Silas is from Western Kenya, as are most Kenyan Quakers. The lands around Kitale, Kakamega, and Kaimosi (which are familiar names to Friends who have donated to FUM projects there) are a rich agricultural region. As such, many tribes have moved into this area, trying to take advantage of the land for farming or raising animals. When I visited this region in June, Kenyans mentioned that the decreasing availability of land and the diversity of tribes as both an advantage (leading to a familiarity between tribes) and a source of tension (as competition for resources grows).

The end of the single-party system in 1992 saw the start of a pattern of election violence that continued in 1997 and 2002. Given the tribal nepotism of the central government and high unemployment, tribes hoped that “their” candidate would be elected, bringing economic and political opportunities. The 2007 elections were contested, with international election observers saying that the elections were below standards and challenger Raila Odinga calling for a recount. In the ensuing violence, over 1,000 people were killed and over a half a million were displaced. Western Kenya, with its already diverse populations and strained natural resources, was hard-hit by the violence.

So why focus on a Christian gospel of peace? Silas has seen first-hand the effects of election violence and moreover has seen the ways that the Bible can be used to incite violence. There needs to be a biblical and theological underpinning for peace movements to be successful in this 80% Christian nation. Kenyan Quakers, already having a reputation for integrity and building on the post-election work that the Friends Church Peace Teams and the Alternatives to Violence Project did, can have a particular impact on this issue in Kenya. Silas sees his academic work as creating a theological and biblical grounding for peace work in Kenya that can support the current work of FCPT and AVP, while also transforming preaching and pastoral care to be more non-violent.

Valerie Hurwitz is Director of Recruitment and Admissions at Earlham School of Religion. She lives in Richmond, Indiana and serves as choir director at West Richmond Friends Meeting.

Friday, November 11, 2011

Living the Kingdom of God, Now

By Valerie Hurwitz

Pat and Kathy Floerke, from the Central for Development in Central America in Nicaragua, visited ESR and spoke at Common Meal on Tuesday, November 8th, 2011. They brought with them crafts and clothing from Nicaragua to sell. I had the chance to speak with Kathy a bit at lunch, and she explained that she and her sister moved down to Nicaragua 17 years ago to work on economic development, but return to the US about two months a year to travel to churches, colleges, and peace groups. They share news of the CDCA, ask for donations, and sell crafts made by the Nicaraguans. The main point of Pat’s presentation was that we need to ask ourselves “when will God’s kingdom be here?” Pat and Kathy ask us what we are doing to bring about God’s realm here and now.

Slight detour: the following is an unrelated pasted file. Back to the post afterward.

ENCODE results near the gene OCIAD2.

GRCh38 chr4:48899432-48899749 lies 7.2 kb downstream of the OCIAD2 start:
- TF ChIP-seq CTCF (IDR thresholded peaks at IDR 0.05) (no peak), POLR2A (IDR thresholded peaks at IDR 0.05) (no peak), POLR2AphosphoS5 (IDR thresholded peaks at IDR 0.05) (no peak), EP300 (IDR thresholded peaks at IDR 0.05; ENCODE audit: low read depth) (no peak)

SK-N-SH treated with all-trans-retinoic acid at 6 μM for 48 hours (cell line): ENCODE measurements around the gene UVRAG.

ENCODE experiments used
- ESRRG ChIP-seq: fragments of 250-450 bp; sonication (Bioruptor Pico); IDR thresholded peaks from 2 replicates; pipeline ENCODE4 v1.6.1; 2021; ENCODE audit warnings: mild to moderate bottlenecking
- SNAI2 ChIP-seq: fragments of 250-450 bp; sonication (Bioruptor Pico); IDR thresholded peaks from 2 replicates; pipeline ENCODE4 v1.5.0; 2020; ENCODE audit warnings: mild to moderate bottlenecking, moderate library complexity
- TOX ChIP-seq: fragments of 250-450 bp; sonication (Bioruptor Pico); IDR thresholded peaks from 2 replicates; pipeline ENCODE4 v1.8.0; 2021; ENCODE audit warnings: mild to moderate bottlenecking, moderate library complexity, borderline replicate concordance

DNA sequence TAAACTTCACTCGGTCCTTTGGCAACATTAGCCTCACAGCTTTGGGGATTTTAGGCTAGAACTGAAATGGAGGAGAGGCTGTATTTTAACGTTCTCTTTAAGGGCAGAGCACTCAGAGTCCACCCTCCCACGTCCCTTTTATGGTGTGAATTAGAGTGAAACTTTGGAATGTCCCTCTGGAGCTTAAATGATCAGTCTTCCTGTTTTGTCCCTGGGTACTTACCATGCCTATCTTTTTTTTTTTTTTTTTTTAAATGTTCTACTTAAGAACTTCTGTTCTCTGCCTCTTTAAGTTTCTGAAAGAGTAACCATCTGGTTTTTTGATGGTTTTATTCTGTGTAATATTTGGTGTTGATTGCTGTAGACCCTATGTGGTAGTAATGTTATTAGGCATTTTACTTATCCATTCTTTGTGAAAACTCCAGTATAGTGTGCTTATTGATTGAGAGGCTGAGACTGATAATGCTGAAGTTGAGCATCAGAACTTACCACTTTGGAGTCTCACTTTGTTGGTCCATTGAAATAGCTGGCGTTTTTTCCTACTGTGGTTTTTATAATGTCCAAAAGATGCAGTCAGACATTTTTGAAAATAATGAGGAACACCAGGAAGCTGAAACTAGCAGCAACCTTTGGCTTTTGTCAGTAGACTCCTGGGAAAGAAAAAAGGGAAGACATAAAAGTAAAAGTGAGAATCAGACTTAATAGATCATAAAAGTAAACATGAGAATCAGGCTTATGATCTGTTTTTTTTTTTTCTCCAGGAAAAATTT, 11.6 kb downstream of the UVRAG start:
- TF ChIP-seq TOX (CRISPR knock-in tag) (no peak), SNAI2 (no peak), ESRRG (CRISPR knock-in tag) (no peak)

Nicaragua is a country of 5.6 million people. Like the US, it has been hit hard by the economic recession in recent years, but the situation there is much more dire. 80% of adults are unemployed or underemployed, and families survive on an average of $2.00 a day and more than a third of children are chronically malnourished. This is a good reminder to keep things in perspective. In the US, average household wealth has fallen (largely as a result of home prices falling) and unemployment remains stubbornly high, but the reality is that the side-effects of the global economic crisis have fallen even harder on countries where people already struggle to feed and house their families. This perspective should not keep us from seeking out the policies, societal customs, and regulations that led to the this recession and changing them, but rather remind us that we still have plenty to give to others.

The CDCA is based in Ciudad Sandino, which is a 1960s refugee camp that grew into a permanent settlement. Their work focuses on sustainable agriculture, appropriate use of technology, sustainable economic development, health care, and education. Their projects grow out of listening to communities and asking what their needs are, and letting communities take initiative. Right now the CDCA is working on getting the Genesis Co-operative, a spinning plant, up and running. Their farmer’s co-op, El Porvenir, has grown to 2,000 members and the CDCA provides loans to grow organic coffee and organic sesame seeds. El Porvenir, with the help of the CDCA, gets better than fair trade prices for their crops. In 1998, Hurricane Mitch swept through Honduras and Nicaragua, leaving more than 2 million people homeless. Many of the homeless in Nicaragua were settled in a camp called Nueva Vida near Ciudad Sandino. The refugees only exacerbated the already high local unemployment rate. The CDCA established a permanent health clinic in Nueva Vida in 2001. After the Nicaragua government started to provide free health in 2006 the CDCA has focused on dentistry, pediatric care, and preventative health education.